• Stretching of areas that tend to get tight — relieving some discomforts through flexibility helps you maintain a full range of motion. Static stretches, used in combination with strength exercises or following aerobics, is most effective. Stretching prior to exercise tends to produce more injuries than not stretching. Areas needing stretching include the chest, low back, hamstrings and hip flexors (psoas).
Mind/Body skills are very important. There are two activities that exercisers constantly tell us are a big help in pregnancy, birth and parenting.
• Centering employs a balanced or neutral posture, deep breathing and mindfulness to help you work in a relaxed way. Athletes and dancers call this “the zone.” Starting your workout in association with your body establishes economy of motion, something very useful in birth and parenting, and reduces risk of injury.
• Relaxation is another key activity; it relieves stress, promotes labor in the early stages and helps you enter the zone!
Remember: Birth is a Motor Skill™
How lucky is this? Just a few days ago, yet another study was released and has been circulating on Medscape and other medical sites that indicates exercise is beneficial in pregnancy, whether the mother is a previous exerciser or not. Just in time for this entry!
Physical exertion (we call it “exercise” nowadays) is a normal state for healthy humans. Only in the last century has the desire to rest or the need to store extra calories as fat become more possible to achieve than our need to move about to survive.
Pregnancy is a state in which both of these factors (resting and storing calories) are enhanced through organic changes in body chemistry, adaptations that favor fetal survival. The current sedentary lifestyle exaggerates these metabolic changes and results in syndromes that increase the risk for a number of metabolic, cardiovascular and immunological disorders of pregnancy.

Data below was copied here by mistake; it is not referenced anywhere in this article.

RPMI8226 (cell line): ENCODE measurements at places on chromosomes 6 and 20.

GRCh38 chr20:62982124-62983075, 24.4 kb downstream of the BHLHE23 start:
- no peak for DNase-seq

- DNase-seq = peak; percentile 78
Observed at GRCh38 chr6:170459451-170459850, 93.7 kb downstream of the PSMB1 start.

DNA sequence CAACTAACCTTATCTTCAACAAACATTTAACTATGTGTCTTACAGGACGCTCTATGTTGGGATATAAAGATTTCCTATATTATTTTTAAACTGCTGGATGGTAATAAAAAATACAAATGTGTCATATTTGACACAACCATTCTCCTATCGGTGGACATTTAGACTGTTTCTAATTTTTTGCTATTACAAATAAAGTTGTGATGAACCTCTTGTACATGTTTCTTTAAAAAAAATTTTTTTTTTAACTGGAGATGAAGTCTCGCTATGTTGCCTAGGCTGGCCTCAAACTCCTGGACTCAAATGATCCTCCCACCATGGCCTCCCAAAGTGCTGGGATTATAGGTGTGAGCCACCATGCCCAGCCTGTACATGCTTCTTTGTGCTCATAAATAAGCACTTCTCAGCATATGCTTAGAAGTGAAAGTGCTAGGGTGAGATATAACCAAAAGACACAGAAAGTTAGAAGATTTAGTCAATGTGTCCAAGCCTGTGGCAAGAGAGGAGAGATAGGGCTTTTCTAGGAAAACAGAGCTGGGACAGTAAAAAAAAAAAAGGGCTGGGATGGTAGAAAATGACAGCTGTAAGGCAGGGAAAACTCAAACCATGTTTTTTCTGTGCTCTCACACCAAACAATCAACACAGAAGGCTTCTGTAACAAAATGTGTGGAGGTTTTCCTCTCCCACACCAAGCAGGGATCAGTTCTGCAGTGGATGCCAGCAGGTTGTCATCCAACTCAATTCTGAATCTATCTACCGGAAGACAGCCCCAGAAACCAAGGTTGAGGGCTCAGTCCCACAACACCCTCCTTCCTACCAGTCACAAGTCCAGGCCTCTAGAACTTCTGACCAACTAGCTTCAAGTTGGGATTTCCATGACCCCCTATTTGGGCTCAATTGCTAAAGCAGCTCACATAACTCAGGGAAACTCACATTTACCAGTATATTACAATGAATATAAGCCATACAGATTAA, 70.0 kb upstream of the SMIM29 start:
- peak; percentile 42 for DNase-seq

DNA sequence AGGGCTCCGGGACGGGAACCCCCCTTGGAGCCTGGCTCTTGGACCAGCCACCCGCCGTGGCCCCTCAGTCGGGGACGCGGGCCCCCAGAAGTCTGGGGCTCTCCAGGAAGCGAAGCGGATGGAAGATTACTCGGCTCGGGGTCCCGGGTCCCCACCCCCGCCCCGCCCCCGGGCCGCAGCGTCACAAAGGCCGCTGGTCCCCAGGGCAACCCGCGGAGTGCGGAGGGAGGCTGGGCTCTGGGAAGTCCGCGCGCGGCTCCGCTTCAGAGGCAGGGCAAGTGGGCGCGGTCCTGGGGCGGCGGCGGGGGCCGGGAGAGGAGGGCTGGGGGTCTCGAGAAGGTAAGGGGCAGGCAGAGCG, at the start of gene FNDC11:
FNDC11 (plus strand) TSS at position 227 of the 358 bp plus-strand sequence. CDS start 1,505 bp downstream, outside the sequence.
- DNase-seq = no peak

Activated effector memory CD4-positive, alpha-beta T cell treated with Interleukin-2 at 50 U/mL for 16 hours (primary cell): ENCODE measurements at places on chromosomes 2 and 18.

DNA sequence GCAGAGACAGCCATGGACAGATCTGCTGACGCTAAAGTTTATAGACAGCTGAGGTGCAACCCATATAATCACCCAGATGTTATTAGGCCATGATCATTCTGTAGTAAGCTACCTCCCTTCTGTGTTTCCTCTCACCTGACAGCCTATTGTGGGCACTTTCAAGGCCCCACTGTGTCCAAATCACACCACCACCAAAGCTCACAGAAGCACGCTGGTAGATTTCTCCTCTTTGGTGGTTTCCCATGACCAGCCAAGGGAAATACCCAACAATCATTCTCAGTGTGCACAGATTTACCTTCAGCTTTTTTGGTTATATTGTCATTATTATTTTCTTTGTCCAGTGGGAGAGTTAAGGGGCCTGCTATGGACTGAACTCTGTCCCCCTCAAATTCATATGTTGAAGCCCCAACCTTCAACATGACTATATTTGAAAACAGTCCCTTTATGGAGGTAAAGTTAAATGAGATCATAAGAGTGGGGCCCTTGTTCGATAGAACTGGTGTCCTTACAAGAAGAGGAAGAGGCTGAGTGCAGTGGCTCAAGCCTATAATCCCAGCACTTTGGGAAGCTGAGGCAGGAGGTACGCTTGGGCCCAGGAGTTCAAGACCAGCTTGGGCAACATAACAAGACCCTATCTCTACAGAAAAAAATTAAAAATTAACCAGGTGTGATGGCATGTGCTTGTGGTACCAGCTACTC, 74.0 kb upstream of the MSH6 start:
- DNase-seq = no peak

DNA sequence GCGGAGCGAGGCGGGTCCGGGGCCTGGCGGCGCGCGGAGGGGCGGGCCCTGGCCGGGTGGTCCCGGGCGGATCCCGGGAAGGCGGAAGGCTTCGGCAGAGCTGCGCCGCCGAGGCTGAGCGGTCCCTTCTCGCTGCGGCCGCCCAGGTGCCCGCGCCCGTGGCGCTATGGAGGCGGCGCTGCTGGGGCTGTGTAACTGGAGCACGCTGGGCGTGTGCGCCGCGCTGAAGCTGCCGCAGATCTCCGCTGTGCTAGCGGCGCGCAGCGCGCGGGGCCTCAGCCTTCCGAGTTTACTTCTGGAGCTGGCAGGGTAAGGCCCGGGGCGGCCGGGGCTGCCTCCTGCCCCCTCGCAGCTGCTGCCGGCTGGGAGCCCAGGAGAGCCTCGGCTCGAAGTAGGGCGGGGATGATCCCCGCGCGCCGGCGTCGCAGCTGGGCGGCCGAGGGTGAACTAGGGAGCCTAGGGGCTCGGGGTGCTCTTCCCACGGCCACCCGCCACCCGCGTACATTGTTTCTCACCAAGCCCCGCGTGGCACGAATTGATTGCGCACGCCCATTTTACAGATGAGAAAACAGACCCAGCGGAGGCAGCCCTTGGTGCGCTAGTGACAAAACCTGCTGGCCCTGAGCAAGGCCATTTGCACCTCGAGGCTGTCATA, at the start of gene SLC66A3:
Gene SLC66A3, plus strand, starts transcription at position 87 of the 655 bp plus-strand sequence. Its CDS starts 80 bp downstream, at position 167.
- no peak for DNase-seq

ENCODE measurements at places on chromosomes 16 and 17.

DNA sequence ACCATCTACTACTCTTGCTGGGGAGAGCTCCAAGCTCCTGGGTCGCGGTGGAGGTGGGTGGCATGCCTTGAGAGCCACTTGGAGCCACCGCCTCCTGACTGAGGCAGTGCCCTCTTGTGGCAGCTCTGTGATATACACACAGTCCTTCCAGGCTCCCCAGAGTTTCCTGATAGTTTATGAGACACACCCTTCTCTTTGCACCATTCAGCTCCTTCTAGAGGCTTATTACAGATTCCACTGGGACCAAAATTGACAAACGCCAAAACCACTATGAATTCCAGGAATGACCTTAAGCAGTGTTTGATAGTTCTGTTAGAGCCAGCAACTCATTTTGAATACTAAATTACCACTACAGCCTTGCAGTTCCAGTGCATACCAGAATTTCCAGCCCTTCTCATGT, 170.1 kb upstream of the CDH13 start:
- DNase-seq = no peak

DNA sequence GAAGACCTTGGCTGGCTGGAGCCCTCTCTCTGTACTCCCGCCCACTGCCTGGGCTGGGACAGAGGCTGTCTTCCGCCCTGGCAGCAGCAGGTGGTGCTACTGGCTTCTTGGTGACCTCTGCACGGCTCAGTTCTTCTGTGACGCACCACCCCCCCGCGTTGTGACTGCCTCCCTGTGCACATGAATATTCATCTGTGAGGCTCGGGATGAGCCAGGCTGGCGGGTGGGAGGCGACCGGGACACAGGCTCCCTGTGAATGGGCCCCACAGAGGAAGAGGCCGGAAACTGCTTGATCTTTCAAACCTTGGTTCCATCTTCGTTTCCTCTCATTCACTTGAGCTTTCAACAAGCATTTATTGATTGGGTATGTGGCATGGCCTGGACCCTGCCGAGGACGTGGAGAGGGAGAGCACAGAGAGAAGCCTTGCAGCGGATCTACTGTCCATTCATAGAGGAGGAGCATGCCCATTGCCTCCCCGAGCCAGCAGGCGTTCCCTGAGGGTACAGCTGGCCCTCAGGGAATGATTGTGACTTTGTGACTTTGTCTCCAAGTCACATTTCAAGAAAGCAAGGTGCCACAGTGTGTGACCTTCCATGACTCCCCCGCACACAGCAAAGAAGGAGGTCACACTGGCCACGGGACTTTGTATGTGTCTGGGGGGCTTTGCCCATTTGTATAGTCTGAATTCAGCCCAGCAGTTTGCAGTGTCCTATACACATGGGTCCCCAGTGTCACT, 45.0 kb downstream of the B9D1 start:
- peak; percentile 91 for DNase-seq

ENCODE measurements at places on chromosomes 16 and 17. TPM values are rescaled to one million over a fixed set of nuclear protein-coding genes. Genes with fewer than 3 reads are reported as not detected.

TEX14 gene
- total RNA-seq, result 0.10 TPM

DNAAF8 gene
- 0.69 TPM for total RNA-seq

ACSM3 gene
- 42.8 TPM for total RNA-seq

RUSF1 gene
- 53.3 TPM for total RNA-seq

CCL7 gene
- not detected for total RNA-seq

When confronted by the idea that it is counterintuitive to think exercise in pregnancy might be safe (let alone beneficial) I am dumbfounded. To me, it is counterintuitive to think that a sedentary lifestyle in pregnancy might be safe!
What is the evidence that exercise in pregnancy is beneficial? Keep in mind that some studies have been executed more expertly than others. But, what is compelling is that numerous well-respected researchers have sought to test the hypothesis that exercise is not safe, but come away with results that indicate the opposite!
Here are some of the major findings:
• The placenta is larger and has more transport surface in exercisers than sedentary women
• The fetuses of (aerobic) exercising mothers make beneficial cardiovascular adaptations
• Women who do aerobic exercise are less likely to develop severe preeclampsia or gestational diabetes, and the long term health problems that accompany these disorders
• Women who are aerobically fit recover from birth 10 times faster than sedentary women (as measured by time needed to metabolize free radicals produced in labor)
• Women who exercise in pregnancy are more likely to be physically fit in midlife